BRIDGMAN — Although details of how the fall high school band season will unfold is a work in progress, the Spirit of Bridgman Marching Band took a giant leap into that unknown with a three-day band camp held July 29-31.

Band Instructor Cliff Reppart said the three-day camp has demonstrated to him “how important it is to be together and make music.”

“Even if we go back online in the fall, this has been an oasis in these kids’ lives that have been flipped upside-down,” he said.

Although it was the normal week for Bridgman band camp, Reppart said the traditional five-day, overnight-stay at Tower Hill in Sawyer was not possible in the year of COVID-19.

“Instead of a full week we’ve gone down to three days … It’s a day camp only here at Bridgman High School,” he said.

The July 29-31 band camp included practicing social-distancing and wearing masks whenever possible.

Reppart said the band’s drill was designed to keep everyone at least six feet apart, and members started learning the drill apart from each other rather than in large groups.

“We have a very detailed safety plan … we’re at band camp with masks and we’re having a great time.”

The Spirit of Bridgman Marching Band’s shortened 2020 show is “We Believe.”

“It’s a hopeful message that we’re going to get through this pandemic and that tomorrow can be a brighter day,” Reppart noted.

The opener is Journey’s “Don’t Stop Believin’” (which the band marched and played twice on Friday evening for groups parents and friends looking on from cars).

The July 31 performances also included the band playing second “We Believe” tune — “Believe” from “The Polar Express.”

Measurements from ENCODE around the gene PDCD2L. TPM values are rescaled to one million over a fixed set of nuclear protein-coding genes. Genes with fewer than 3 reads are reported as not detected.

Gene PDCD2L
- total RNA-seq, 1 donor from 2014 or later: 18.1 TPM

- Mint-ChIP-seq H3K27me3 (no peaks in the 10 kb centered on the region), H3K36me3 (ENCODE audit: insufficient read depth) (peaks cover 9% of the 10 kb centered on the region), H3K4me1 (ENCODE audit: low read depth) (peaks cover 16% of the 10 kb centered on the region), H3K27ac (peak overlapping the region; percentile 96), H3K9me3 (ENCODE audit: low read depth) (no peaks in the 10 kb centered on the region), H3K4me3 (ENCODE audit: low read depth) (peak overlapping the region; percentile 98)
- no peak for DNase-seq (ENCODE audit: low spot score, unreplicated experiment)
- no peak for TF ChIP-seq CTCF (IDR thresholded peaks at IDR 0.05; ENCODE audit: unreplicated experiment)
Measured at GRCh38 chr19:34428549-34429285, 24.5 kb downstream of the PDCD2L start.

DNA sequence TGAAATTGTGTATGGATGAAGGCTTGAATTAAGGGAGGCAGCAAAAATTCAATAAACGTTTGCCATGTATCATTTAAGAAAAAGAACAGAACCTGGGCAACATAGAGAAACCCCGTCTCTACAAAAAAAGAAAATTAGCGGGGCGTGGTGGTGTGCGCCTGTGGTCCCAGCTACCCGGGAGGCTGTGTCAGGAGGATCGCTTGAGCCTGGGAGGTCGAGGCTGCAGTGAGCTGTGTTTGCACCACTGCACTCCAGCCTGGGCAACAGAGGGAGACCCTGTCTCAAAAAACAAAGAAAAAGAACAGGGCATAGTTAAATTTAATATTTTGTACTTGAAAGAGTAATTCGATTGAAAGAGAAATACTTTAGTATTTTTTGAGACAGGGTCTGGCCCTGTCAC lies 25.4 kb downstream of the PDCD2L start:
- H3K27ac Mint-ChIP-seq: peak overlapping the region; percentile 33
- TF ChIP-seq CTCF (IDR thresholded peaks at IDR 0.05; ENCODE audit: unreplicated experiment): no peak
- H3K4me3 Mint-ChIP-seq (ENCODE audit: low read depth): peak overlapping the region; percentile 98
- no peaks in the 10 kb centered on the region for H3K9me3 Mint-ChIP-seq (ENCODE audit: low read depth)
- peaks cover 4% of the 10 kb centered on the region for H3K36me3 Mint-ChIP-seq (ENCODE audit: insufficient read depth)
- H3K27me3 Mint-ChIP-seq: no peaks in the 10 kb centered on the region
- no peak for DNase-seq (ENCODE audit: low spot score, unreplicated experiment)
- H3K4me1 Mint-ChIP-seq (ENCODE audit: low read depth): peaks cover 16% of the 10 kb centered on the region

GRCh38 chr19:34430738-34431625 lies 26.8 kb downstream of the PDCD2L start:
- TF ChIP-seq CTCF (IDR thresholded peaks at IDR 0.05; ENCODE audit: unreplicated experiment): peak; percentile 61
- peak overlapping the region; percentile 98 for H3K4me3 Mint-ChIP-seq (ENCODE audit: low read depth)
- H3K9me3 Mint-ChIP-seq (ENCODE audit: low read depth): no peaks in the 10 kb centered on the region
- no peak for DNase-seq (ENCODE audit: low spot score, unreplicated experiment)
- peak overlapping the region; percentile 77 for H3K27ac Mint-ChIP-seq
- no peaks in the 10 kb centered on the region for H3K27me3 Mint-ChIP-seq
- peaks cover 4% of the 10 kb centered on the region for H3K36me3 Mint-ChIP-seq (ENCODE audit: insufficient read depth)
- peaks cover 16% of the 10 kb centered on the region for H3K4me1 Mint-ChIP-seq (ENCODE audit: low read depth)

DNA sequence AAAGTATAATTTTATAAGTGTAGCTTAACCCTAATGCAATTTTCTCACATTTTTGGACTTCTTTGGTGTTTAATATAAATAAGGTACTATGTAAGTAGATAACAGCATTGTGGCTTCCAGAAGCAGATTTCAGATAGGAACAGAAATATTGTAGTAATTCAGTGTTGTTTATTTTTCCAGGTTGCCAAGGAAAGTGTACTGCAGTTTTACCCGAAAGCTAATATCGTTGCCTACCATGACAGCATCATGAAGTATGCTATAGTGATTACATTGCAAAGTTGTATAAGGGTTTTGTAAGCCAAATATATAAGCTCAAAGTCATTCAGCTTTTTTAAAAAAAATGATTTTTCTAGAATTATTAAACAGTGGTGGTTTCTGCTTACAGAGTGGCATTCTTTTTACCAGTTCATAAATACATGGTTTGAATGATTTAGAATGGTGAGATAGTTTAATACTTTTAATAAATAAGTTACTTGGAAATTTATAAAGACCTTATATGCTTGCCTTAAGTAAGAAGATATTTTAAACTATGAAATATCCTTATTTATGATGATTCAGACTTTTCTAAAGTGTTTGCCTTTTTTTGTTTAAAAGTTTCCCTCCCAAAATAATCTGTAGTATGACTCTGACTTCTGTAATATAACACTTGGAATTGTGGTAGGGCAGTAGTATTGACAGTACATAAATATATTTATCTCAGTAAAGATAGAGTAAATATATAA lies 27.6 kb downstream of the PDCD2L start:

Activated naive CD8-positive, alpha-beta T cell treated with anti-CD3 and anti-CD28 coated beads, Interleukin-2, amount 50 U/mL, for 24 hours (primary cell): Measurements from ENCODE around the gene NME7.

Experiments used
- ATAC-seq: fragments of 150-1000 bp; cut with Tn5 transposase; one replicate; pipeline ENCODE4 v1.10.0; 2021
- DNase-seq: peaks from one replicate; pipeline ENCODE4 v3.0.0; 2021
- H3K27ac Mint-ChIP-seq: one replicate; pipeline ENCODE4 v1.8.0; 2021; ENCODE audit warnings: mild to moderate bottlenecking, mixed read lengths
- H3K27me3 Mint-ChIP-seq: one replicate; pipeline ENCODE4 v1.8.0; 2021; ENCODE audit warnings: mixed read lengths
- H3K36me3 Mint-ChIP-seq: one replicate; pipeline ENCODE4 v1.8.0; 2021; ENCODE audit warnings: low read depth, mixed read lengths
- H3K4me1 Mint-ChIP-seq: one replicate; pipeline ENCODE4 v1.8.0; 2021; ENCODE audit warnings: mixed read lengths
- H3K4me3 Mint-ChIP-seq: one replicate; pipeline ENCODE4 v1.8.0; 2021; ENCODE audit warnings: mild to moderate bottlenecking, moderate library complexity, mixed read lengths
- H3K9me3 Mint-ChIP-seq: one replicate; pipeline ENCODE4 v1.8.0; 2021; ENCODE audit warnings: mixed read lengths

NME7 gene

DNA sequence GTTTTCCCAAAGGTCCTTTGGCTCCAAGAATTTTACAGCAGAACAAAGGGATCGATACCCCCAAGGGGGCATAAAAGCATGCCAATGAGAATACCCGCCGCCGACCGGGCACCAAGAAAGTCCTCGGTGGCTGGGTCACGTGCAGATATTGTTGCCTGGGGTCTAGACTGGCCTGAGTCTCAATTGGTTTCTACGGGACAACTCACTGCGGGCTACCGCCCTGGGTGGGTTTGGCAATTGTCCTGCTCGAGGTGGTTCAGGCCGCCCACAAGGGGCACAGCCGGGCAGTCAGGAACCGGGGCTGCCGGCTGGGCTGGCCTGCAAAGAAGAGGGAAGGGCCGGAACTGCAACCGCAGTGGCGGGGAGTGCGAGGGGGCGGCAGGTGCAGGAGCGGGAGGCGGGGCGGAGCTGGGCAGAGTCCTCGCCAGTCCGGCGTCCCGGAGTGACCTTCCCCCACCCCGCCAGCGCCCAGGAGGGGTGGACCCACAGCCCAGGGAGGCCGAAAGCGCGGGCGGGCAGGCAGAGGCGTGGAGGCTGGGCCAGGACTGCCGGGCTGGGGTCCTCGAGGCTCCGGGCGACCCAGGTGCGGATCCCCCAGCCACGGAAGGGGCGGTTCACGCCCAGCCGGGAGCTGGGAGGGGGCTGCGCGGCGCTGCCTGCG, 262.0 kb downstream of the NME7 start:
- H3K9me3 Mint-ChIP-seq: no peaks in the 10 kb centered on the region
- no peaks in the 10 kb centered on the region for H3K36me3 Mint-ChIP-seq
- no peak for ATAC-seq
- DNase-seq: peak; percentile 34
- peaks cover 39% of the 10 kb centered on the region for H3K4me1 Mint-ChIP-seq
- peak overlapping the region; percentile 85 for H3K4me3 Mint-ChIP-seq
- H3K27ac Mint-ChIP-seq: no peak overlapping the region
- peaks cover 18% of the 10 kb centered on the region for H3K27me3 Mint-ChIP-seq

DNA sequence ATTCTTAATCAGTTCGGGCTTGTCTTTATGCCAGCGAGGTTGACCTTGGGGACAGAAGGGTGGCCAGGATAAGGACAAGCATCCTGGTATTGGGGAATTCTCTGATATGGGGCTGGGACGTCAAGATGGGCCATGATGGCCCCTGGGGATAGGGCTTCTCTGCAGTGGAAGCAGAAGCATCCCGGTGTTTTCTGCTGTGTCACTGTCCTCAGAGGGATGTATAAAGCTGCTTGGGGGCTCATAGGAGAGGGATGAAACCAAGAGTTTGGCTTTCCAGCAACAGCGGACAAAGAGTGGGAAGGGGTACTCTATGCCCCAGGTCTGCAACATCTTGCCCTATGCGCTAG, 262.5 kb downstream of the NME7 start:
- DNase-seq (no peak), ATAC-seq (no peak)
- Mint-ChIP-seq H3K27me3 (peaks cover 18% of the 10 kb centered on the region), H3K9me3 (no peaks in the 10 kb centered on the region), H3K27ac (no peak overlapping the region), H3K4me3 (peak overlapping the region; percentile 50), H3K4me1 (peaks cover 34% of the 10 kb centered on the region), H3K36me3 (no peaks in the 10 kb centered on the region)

“Part of our thought process is that in the fall playing outside in marching band is the safest place for 65 kids to play,” Reppart said, adding that practicing music inside “has different challenges with a group this size and a band room our size.”

Drum Majors for 2020 are senior Yvonne Carranza and junior Ellie Kroeze.

Reppart said that as of July 31 schools have been told that marching bands will not be performing at football games. He said marching band competitions “have not been uniformly canceled, but they’re likely to cancel.”

Reppart said the average band size is large enough that it’s hard to comply with outdoor event gathering numbers, making the annual MSBOA Band Festival a question mark as well.

“If we go back (to in-school classes) in the fall, we are going to be looking for creative performance opportunities,” he said.

During the first of two drive-in shows on Friday evening, Reppart said it was probably the coolest weather even for band camp. He also thanked band camp volunteers and staff.

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